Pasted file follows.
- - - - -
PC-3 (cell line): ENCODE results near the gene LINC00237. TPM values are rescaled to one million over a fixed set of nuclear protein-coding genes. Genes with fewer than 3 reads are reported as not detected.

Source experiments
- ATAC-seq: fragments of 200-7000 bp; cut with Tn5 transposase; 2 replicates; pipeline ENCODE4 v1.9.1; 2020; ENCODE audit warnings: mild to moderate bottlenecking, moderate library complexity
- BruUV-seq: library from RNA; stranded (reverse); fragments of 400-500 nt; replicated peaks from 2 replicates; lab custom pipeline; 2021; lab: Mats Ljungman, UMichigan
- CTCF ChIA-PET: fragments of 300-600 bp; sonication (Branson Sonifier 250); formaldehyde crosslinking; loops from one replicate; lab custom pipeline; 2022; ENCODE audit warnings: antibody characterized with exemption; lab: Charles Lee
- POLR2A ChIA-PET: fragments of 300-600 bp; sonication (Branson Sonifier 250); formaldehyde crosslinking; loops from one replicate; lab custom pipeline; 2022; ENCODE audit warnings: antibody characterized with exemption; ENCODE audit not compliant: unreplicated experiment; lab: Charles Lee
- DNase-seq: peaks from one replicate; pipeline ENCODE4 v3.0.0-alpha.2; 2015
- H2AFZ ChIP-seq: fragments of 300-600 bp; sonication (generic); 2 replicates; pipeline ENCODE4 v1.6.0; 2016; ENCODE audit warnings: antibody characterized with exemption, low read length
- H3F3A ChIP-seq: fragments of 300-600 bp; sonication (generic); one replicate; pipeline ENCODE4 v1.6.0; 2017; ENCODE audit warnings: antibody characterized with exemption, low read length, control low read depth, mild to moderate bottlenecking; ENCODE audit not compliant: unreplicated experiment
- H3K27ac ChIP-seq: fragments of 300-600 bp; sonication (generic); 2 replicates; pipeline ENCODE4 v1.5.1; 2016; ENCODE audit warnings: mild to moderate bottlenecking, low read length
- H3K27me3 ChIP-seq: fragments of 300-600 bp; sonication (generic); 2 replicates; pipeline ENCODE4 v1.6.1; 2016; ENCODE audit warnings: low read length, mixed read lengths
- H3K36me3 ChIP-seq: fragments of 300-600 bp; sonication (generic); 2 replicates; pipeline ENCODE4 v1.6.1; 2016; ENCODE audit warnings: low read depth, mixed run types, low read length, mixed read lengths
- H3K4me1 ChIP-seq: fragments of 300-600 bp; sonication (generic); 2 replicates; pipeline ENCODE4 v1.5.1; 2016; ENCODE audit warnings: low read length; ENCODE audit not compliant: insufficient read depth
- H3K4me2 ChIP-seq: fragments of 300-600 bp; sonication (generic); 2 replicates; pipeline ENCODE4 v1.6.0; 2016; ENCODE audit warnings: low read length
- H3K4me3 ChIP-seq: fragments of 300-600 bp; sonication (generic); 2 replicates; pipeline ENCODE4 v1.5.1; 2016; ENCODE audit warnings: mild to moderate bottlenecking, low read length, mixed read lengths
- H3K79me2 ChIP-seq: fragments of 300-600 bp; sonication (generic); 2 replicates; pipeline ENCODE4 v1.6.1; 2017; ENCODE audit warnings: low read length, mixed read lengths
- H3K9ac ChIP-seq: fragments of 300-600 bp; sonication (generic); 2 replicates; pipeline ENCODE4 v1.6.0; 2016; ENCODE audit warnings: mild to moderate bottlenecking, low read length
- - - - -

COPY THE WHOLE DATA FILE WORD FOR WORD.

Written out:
PC-3 (cell line): ENCODE results near the gene LINC00237. TPM values are rescaled to one million over a fixed set of nuclear protein-coding genes. Genes with fewer than 3 reads are reported as not detected.

Source experiments
- ATAC-seq: fragments of 200-7000 bp; cut with Tn5 transposase; 2 replicates; pipeline ENCODE4 v1.9.1; 2020; ENCODE audit warnings: mild to moderate bottlenecking, moderate library complexity
- BruUV-seq: library from RNA; stranded (reverse); fragments of 400-500 nt; replicated peaks from 2 replicates; lab custom pipeline; 2021; lab: Mats Ljungman, UMichigan
- CTCF ChIA-PET: fragments of 300-600 bp; sonication (Branson Sonifier 250); formaldehyde crosslinking; loops from one replicate; lab custom pipeline; 2022; ENCODE audit warnings: antibody characterized with exemption; lab: Charles Lee
- POLR2A ChIA-PET: fragments of 300-600 bp; sonication (Branson Sonifier 250); formaldehyde crosslinking; loops from one replicate; lab custom pipeline; 2022; ENCODE audit warnings: antibody characterized with exemption; ENCODE audit not compliant: unreplicated experiment; lab: Charles Lee
- DNase-seq: peaks from one replicate; pipeline ENCODE4 v3.0.0-alpha.2; 2015
- H2AFZ ChIP-seq: fragments of 300-600 bp; sonication (generic); 2 replicates; pipeline ENCODE4 v1.6.0; 2016; ENCODE audit warnings: antibody characterized with exemption, low read length
- H3F3A ChIP-seq: fragments of 300-600 bp; sonication (generic); one replicate; pipeline ENCODE4 v1.6.0; 2017; ENCODE audit warnings: antibody characterized with exemption, low read length, control low read depth, mild to moderate bottlenecking; ENCODE audit not compliant: unreplicated experiment
- H3K27ac ChIP-seq: fragments of 300-600 bp; sonication (generic); 2 replicates; pipeline ENCODE4 v1.5.1; 2016; ENCODE audit warnings: mild to moderate bottlenecking, low read length
- H3K27me3 ChIP-seq: fragments of 300-600 bp; sonication (generic); 2 replicates; pipeline ENCODE4 v1.6.1; 2016; ENCODE audit warnings: low read length, mixed read lengths
- H3K36me3 ChIP-seq: fragments of 300-600 bp; sonication (generic); 2 replicates; pipeline ENCODE4 v1.6.1; 2016; ENCODE audit warnings: low read depth, mixed run types, low read length, mixed read lengths
- H3K4me1 ChIP-seq: fragments of 300-600 bp; sonication (generic); 2 replicates; pipeline ENCODE4 v1.5.1; 2016; ENCODE audit warnings: low read length; ENCODE audit not compliant: insufficient read depth
- H3K4me2 ChIP-seq: fragments of 300-600 bp; sonication (generic); 2 replicates; pipeline ENCODE4 v1.6.0; 2016; ENCODE audit warnings: low read length
- H3K4me3 ChIP-seq: fragments of 300-600 bp; sonication (generic); 2 replicates; pipeline ENCODE4 v1.5.1; 2016; ENCODE audit warnings: mild to moderate bottlenecking, low read length, mixed read lengths
- H3K79me2 ChIP-seq: fragments of 300-600 bp; sonication (generic); 2 replicates; pipeline ENCODE4 v1.6.1; 2017; ENCODE audit warnings: low read length, mixed read lengths
- H3K9ac ChIP-seq: fragments of 300-600 bp; sonication (generic); 2 replicates; pipeline ENCODE4 v1.6.0; 2016; ENCODE audit warnings: mild to moderate bottlenecking, low read length